The Story of Adam: The First Man and Modern Science
In Islam, there is no conflict between faith in God and modern scientific knowledge. Indeed, for many centuries during the Middle Ages, Muslims led the world in scientific inquiry and exploration. The Quran itself, revealed around 14 centuries ago, is filled with facts and imagery that are supported by modern scientific findings. Three of those will be mentioned here. Of them, the development of language and mitrochondrial Eve (genetics) are relatively new areas of scientific research.
The Quran instructs Muslims to “contemplate the wonders of creation” (Quran 3:191)
One of the items for contemplation is the statement:
“Truly, I am going to create man from clay...” (Quran 38:71)
The Story of Adam: Life on Earth
Adam and Eve left Paradise and began their life on earth. God had prepared them in many ways. He gave them the experience of struggling against the whisperings and schemes of Satan. He taught Adam the names of everything and instructed him in its properties and usefulness. Adam took up his position as caretaker of the earth and Prophet of God.
Adam, the first Prophet of God was responsible for teaching his wife and offspring how to worship God and seek His forgiveness. Adam established the laws of God and set about trying to support his family and learning to subdue and care for the earth. His task was to perpetuate, cultivate, construct and populate; he was to raise children who would live according to God’s instructions and care for and improve the earth.
Adam’s First Four Children
The Story of Adam: The Descent
Islam rejects the Christian concept of original sin and the notion that all humans are born sinners due to the actions of Adam. God says in the Quran:
“And no bearer of burdens shall bear another’s burden.” (Quran 35:18)
Every human being is responsible for his or her actions and is born pure and free from sin. Adam and Eve committed a mistake, they repented sincerely and God in His infinite wisdom forgave them.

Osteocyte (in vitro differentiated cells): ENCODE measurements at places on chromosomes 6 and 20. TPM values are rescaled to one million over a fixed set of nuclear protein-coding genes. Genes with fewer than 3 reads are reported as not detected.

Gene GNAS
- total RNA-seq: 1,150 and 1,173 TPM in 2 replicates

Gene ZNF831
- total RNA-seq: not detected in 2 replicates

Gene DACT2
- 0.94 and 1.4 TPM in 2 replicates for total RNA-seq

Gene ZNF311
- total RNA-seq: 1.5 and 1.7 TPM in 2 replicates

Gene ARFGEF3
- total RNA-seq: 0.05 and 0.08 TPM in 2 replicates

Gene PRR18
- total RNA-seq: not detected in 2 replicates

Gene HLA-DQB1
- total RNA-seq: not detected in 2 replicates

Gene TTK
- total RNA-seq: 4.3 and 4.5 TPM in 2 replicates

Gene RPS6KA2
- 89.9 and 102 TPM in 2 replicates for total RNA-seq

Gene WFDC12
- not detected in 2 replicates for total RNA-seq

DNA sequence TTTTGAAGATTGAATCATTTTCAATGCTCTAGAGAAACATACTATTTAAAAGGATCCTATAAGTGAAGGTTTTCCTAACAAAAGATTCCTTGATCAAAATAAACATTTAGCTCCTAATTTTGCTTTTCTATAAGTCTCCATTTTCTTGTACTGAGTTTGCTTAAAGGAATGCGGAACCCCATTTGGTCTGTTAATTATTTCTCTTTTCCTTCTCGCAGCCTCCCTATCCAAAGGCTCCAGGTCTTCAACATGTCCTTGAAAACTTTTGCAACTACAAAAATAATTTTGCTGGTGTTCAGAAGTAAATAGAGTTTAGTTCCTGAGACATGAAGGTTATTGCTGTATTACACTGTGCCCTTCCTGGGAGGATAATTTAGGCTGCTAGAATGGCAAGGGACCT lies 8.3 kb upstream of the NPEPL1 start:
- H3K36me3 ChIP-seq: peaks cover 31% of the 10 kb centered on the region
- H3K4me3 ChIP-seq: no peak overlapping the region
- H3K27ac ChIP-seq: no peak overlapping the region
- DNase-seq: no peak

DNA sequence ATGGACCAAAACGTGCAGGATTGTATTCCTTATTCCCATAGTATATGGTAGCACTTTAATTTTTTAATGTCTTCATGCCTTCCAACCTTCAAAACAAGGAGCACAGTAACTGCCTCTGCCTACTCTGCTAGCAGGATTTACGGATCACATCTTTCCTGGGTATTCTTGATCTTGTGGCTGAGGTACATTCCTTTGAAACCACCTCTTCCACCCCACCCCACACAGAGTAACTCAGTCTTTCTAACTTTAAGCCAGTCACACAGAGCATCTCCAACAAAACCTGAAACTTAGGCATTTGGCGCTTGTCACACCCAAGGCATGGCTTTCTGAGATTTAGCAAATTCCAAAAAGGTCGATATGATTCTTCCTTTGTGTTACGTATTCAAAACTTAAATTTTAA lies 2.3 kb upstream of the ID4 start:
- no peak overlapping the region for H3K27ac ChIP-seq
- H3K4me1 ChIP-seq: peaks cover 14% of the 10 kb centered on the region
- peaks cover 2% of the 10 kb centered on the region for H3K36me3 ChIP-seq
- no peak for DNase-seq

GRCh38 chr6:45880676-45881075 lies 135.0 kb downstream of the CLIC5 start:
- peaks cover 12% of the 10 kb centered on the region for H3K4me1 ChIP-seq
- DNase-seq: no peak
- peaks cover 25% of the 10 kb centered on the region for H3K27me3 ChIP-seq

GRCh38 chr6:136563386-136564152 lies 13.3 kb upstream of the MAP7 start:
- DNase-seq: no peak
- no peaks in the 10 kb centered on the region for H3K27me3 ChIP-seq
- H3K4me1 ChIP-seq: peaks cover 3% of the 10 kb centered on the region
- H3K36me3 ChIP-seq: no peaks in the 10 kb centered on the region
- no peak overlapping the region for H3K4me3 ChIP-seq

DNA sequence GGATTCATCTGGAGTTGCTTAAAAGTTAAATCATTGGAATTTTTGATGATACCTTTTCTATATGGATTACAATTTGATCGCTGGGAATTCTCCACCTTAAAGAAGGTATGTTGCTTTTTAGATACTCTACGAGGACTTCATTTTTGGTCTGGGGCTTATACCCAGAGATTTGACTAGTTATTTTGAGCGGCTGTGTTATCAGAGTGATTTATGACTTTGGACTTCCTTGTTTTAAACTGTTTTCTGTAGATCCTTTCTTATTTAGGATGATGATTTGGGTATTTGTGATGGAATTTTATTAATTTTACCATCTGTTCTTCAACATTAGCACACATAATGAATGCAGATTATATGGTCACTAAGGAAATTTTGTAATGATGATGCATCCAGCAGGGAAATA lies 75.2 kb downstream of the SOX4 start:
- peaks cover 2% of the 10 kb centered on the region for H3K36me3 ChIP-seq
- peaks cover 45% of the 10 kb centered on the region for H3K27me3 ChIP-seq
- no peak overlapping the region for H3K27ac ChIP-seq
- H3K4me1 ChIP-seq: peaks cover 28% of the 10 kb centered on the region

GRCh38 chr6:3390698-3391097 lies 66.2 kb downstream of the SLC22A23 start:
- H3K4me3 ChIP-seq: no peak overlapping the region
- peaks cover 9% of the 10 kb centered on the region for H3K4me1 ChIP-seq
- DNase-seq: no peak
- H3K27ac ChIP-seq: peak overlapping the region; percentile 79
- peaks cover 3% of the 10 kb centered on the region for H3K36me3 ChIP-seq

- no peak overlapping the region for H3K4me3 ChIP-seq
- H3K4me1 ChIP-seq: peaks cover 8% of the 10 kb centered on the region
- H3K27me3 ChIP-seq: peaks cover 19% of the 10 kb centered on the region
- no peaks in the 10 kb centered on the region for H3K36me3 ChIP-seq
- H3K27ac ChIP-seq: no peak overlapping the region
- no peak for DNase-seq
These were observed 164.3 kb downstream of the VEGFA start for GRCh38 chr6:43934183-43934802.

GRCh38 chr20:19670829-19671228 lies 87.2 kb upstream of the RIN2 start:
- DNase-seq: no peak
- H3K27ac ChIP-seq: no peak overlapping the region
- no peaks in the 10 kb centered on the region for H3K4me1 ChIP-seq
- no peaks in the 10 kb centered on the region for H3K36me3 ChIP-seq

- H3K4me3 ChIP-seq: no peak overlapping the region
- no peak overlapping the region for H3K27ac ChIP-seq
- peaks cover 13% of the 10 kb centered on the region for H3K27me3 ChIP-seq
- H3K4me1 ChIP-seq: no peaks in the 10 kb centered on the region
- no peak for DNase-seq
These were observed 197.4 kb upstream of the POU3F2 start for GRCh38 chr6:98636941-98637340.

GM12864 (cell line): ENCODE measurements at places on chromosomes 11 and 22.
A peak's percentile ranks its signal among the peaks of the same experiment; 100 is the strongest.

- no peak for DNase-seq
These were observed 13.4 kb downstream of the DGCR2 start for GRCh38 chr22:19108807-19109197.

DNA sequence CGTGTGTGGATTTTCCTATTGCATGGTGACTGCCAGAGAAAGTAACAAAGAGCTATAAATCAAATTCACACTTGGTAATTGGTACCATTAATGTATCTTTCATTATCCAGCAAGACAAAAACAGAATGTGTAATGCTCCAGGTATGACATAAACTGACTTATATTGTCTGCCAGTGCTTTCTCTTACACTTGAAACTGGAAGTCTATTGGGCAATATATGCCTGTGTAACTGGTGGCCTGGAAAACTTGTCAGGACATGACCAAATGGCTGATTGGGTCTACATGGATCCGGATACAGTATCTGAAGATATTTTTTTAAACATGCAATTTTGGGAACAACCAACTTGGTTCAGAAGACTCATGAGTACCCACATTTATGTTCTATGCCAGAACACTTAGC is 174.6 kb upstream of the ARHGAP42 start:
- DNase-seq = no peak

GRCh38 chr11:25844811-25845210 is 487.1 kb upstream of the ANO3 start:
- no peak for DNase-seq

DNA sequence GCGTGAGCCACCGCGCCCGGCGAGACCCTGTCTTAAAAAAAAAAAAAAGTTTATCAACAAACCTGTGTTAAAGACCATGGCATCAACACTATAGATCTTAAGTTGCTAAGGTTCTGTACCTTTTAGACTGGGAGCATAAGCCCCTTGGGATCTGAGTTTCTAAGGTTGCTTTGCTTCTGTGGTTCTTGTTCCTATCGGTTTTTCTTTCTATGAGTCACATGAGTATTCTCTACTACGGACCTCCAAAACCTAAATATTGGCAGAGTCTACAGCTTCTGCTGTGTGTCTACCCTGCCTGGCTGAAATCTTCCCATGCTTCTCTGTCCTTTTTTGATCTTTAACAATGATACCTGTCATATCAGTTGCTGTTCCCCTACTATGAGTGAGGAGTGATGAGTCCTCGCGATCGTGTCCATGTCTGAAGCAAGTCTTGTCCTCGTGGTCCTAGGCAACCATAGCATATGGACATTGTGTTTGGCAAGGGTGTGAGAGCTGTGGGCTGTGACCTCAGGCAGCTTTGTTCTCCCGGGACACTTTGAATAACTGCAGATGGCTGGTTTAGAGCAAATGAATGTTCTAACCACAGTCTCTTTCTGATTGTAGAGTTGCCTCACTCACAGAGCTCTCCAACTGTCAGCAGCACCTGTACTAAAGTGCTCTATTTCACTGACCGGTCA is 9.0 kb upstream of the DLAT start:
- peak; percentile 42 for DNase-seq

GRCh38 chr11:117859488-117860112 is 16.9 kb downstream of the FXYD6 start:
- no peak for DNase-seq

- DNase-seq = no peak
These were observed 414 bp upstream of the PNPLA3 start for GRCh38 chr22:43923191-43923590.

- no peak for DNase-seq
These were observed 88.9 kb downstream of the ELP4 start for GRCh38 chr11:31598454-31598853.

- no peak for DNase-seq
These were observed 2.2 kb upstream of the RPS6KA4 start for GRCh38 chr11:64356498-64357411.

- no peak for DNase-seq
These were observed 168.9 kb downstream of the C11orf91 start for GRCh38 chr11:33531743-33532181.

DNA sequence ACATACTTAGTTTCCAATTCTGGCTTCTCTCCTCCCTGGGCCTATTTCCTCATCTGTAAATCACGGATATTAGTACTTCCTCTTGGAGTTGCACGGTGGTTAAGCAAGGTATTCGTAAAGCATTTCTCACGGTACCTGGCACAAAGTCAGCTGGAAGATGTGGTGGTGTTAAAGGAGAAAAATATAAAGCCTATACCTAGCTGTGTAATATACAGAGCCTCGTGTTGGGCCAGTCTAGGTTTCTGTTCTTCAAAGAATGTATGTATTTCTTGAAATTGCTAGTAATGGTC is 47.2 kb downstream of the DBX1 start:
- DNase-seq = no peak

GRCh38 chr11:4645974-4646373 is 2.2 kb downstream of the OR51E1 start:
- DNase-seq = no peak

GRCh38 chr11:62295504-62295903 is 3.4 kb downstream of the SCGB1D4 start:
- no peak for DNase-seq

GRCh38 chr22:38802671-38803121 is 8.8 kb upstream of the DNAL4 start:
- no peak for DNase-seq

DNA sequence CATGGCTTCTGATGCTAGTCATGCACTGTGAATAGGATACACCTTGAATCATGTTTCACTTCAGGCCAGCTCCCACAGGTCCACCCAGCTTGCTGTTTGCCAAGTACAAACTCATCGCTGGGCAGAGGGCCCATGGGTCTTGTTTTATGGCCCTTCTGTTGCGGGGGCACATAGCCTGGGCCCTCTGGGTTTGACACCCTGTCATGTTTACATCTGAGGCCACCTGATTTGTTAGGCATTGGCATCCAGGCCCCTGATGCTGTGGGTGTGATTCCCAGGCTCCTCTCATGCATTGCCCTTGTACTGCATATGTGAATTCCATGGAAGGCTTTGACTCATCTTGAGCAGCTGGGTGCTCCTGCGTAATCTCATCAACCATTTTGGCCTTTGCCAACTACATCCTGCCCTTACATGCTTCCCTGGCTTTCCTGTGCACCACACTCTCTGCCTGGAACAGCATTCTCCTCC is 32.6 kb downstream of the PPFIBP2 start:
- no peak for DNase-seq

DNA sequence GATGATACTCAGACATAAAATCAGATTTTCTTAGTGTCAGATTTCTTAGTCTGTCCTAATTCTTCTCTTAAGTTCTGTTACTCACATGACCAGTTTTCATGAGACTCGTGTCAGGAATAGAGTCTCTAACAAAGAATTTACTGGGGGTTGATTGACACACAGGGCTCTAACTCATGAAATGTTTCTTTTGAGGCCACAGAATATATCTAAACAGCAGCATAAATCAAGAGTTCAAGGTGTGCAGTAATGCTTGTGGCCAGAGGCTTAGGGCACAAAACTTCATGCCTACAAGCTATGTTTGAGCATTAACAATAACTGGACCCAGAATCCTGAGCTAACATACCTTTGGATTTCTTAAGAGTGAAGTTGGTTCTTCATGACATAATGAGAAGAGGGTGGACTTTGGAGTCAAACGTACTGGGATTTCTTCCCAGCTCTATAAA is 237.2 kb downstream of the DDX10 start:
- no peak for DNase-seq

“Then they both ate of that tree, and so their private parts appeared to them, and they began to stick on themselves the leaves from Paradise for their covering. Thus did Adam disobey his Lord, so he went astray. Then his Lord chose him, and turned to him with forgiveness and gave him guidance.” (Quran 20:121-122)
The Story of Adam: The Creation of Eve and the Role of Satan
Adam opened his eyes and looked into the beautiful face of a woman gazing down at him. Adam was surprised and asked the woman why she had been created. She revealed that she was to ease his loneliness and bring tranquillity to him. The Angels questioned Adam. They knew that Adam possessed knowledge of things they did not know about and the knowledge mankind would need to occupy the earth. They said ‘who is this?’ and Adam replied ‘this is Eve’.
Eve is Hawwa in Arabic; it comes from the root word hay, meaning living. Eve is also an English variant of the old Hebrew word Havva, also deriving from hay. Adam informed the Angels that Eve was so named because she was made from a part of him and he, Adam, was a living being.
Both Jewish and Christian traditions also maintain that Eve was created from Adam’s rib, although in a literal translation of the Jewish tradition, rib is sometimes referred to as side.
The Story of Adam: The First Man
Islam provides us with the astonishing details of the creation of Adam. Both Christian and Jewish traditions are remarkably similar yet importantly different to the Quran. The Book of Genesis describes Adam as being made from “the dust of the earth,” and in the Talmud, Adam is described as being kneaded from mud.
And God said to the angels:
“‘Verily, I am going to place mankind generations after generations on earth.’ They said: ‘Will You place therein those who will make mischief therein and shed blood, while we glorify You with praises and thanks and sanctify You.’ God said: ‘I know that which you do not know.’” (Quran 2:30)
- Aisha Stacey
- Abraham invites his father Azar (Terah or Terakh in the Bible) and nation to the Truth revealed to him from his Lord.
- An introduction to the person of Abraham and the lofty position he holds in Judaism
- and Islam alike.
- Abraham destroys the idols of his people in order to prove to them the futility of their worship.
- Abraham’s dispute with a king
- and the command of God to migrate to Canaan.
- Some accounts of Abraham’s journey to Egypt
- the birth of Ishmael